From the office Christmas party to holiday dinners, you’ll likely be visiting with close friends, family you have not seen for a while and even fellow guests who may be perfect strangers. You will get more out of all of these encounters by brushing up on the art of conversation. It’s a misconception that good conversation just “happens.” To appear confident and composed, practice and preparation are important skills.
Here are five tips for Holiday conversation to help you get ready to mix and mingle at your next event.
1. Remember the 60/40 rule. Good conversation is about showing an interest in the other person. Do this by asking questions and showing a genuine interest in the answers. A good guideline: in any conversation, listen 60 percent of the time and ask questions the other 40 percent of the time. Remember that good conversation is not a monologue, where one person holds the floor and the other person captive. Rather, it is a two-way street with input from everyone involved.
2. Be an active listener. This is truly the secret to dazzling others with your conversational skills. So often we are focused on what we’re going to say next. Active listening is paying attention and showing sincere interest in what the other person is saying.
3. Have an inquiring mind. Few things are more flattering than having someone ask you questions about yourself. Showing interest in the other person is the grease that turns the wheels of conversation. By asking questions, you can identify common areas of interest and keep a dialogue going, and before you know it, you have a connection. However, don’t ask a question as a springboard to immediately turn the focus back to yourself: “Have you started your holiday shopping yet? I have spent days looking for toys for my kids…”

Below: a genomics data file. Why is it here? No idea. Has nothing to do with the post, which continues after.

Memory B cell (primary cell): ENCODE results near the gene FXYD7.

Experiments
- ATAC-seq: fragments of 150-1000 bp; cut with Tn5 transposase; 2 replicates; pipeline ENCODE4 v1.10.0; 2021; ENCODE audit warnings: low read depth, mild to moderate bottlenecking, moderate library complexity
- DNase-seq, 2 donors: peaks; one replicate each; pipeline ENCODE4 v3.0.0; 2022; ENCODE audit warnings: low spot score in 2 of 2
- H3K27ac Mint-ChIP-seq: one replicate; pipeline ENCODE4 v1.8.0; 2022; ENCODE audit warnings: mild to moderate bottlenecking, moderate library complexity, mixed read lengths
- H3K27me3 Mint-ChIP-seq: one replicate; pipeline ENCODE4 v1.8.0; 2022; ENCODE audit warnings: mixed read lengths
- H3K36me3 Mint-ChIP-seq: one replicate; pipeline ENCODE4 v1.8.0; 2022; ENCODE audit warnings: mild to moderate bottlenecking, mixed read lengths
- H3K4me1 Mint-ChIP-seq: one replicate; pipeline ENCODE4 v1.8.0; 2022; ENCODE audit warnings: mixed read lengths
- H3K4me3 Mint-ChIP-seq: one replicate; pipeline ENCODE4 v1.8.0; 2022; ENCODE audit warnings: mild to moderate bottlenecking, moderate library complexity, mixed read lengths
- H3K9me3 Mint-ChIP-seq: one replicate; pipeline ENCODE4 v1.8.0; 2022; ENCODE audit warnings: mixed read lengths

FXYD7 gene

4. Keep the topics merry and bright. Come up with a few topics that you can bring up to almost anyone. It’s not the time to share your opinions on politics, religion or other touchy subjects. Good neutral topics include movies, food and sports. Stay positive; no one wants to hear complaints about your health, your boss or the slumping economy.
5. Watch your body language. Show your interest in the conversation by making eye contact, facing the person you’re talking with and leaning in slightly. Folded arms and eyes that dart around the room to see what everyone else is doing sends the message that you would rather be elsewhere. Imagine your belly button facing the other person’s belly button – now you are facing in the right direction.
With a little effort, you’ll be ready to make the most of your holiday get-togethers by being ready to converse with just about anyone in the room. Happy holidays!